Hellyar says both she and former BIA president Vince Marino have said “all the way along” that they’d preserve the identity of the Davie Village. That’s still the intention, she maintains.

“Taking those Pride flags down for six weeks doesn’t mean that we’ve nixed that whole thing,” she says.

For Stipp, the new and expanded West End BIA (formerly the Davie Village BIA) has “failed to be responsive” to the queer community regarding the banners’ significance.

“They should have said, ‘Yes, we’ll put triathlon flags up but we are going to keep the Pride flags up there as well,'” he says.

“They had a chance to do that, and it’s so disappointing, and if this is symbolic of what the West End BIA is all about, then I think we’ve really lost something in our community.”

Little Sister’s co-owner Jim Deva, who is also a WEBIA board member, says he finds the removal of the flags “deeply disturbing and disrespectful” — even if it’s only a temporary measure.

“Just walking without [them] down the street, the street does not feel the same. It’s not a banner, it’s a flag,” Deva insists, describing their absence as analogous to the Parliament buildings without the Canadian flag on them. “It doesn’t feel right,” he says.

Hellyar says the temporary hoisting of the triathlon banners is not meant to be disrespectful to the queer community but rather a means of representing “the diversity of the whole of the West End” as it prepares to welcome the world’s athletes to the area.

Deva says even if the rainbow banner removal is temporary, there should have been a compromise — for example, hanging a triathlon banner on every other pole.

Herbert agrees. It wouldn’t have been such an issue if every second pole still carried a rainbow banner, he suggests.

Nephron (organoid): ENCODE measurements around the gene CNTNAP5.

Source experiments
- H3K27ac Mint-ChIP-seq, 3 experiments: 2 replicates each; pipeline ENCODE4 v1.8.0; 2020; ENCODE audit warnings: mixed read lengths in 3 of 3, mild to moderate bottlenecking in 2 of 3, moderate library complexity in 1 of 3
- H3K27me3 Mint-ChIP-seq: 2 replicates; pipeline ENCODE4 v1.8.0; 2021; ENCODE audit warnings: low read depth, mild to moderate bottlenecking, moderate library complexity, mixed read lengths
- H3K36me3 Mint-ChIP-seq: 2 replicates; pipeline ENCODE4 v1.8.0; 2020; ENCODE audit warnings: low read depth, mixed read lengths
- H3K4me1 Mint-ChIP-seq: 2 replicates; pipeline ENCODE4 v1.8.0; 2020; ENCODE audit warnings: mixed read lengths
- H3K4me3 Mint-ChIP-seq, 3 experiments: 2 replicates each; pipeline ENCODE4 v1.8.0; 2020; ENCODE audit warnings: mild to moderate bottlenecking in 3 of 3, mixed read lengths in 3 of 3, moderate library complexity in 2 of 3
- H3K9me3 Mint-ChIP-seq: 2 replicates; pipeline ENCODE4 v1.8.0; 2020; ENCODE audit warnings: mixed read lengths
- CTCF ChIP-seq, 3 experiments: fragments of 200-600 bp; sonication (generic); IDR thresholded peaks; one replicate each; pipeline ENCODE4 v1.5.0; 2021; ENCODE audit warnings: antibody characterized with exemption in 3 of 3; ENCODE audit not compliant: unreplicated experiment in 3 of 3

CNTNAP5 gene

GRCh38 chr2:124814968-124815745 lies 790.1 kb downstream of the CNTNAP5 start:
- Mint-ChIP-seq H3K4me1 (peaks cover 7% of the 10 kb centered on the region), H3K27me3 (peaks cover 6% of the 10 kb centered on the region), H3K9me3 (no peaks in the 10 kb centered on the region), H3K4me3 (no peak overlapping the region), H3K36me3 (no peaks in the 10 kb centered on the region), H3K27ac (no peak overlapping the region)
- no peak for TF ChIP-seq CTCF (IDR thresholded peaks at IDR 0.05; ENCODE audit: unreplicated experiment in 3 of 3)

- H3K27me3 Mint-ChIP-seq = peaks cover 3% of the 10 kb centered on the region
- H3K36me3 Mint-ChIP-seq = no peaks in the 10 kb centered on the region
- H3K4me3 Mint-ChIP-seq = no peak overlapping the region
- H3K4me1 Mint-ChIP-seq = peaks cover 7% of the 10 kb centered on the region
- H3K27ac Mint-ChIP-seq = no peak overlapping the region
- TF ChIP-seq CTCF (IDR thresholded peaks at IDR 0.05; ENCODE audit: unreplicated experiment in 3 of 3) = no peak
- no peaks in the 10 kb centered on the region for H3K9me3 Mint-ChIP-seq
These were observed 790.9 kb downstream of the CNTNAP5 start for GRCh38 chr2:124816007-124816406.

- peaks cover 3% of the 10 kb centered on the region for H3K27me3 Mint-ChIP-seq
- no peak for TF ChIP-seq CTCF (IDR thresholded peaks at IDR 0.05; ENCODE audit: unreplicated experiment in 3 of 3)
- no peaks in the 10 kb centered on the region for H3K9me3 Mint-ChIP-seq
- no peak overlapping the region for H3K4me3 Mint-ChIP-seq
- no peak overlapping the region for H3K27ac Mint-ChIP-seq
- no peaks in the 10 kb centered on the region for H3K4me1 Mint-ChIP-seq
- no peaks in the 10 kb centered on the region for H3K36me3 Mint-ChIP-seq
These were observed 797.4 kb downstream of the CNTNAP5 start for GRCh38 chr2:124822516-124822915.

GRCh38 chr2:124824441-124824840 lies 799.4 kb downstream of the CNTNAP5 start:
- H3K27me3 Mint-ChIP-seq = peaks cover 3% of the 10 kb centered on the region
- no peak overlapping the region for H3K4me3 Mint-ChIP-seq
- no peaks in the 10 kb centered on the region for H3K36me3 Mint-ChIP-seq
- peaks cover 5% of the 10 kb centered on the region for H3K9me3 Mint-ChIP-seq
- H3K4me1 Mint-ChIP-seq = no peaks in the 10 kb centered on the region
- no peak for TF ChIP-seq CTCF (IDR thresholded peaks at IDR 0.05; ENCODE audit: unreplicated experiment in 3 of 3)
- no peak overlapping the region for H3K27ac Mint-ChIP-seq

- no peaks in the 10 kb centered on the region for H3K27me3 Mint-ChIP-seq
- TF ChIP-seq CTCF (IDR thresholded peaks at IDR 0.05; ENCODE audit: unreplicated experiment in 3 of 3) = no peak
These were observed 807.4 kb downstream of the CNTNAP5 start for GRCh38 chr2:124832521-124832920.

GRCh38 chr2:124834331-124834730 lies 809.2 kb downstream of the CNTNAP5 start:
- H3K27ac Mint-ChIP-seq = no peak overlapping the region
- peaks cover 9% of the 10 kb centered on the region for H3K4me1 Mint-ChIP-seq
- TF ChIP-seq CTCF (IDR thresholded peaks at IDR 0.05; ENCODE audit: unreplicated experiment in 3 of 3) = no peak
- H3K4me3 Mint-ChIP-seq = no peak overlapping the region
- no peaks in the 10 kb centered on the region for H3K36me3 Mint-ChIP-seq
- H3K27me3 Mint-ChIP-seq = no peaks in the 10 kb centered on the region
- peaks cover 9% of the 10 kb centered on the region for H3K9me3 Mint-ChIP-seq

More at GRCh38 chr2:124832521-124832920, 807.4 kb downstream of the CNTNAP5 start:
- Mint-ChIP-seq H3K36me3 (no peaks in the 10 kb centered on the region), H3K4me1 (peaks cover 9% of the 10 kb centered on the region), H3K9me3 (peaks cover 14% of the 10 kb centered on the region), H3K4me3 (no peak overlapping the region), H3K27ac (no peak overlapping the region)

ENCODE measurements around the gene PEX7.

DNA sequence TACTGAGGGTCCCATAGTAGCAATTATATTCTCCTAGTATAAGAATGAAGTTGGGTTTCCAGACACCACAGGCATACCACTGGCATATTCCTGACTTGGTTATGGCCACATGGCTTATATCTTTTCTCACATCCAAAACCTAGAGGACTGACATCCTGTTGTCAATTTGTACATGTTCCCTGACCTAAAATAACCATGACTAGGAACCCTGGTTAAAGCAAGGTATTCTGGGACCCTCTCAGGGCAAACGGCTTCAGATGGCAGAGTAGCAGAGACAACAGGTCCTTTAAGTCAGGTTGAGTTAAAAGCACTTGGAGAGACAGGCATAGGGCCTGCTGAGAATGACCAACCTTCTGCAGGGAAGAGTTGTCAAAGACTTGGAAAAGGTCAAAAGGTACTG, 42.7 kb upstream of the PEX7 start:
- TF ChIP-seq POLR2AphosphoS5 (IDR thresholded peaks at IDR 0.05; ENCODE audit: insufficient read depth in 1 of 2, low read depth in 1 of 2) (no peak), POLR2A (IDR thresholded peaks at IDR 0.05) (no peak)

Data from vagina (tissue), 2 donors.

“This is our neighbourhood, not the triathlon’s neighbourhood,” says Herbert. “That needs to be kept foremost in the minds of all of us.

“If this happened in another community in Vancouver — say one of the cultural communities [where] all of a sudden all of the Chinese language signs disappeared, or the Punjabi market — that would be just as big and just as important,” Herbert points out. “But I think people still haven’t quite recognized the queer community as a distinct cultural voice.”

WEBIA president Renata Aebi says no one on Davie St should worry that the Village’s gay theme will be lost. The BIA board is “way too gay-positive” to let that happen, she insists.

She acknowledges, however, that people seem to be upset because they didn’t feel informed. She says she would be “very pleased to bring this back to the board” if people are upset.

“We can certainly revisit this to see how we might be able to promote the triathlon and also ensure the community is at least informed,” she says, adding there’s “nothing untoward going on” regarding the street banners.

For her part, Hellyar says she can’t understand why people can’t “put aside that bloody flag” for awhile.

“I support the gay community more than an awful lot of people do,” she says, “and we didn’t promise that the banners would hang there forever. We promised we would preserve the identity of the gay village.”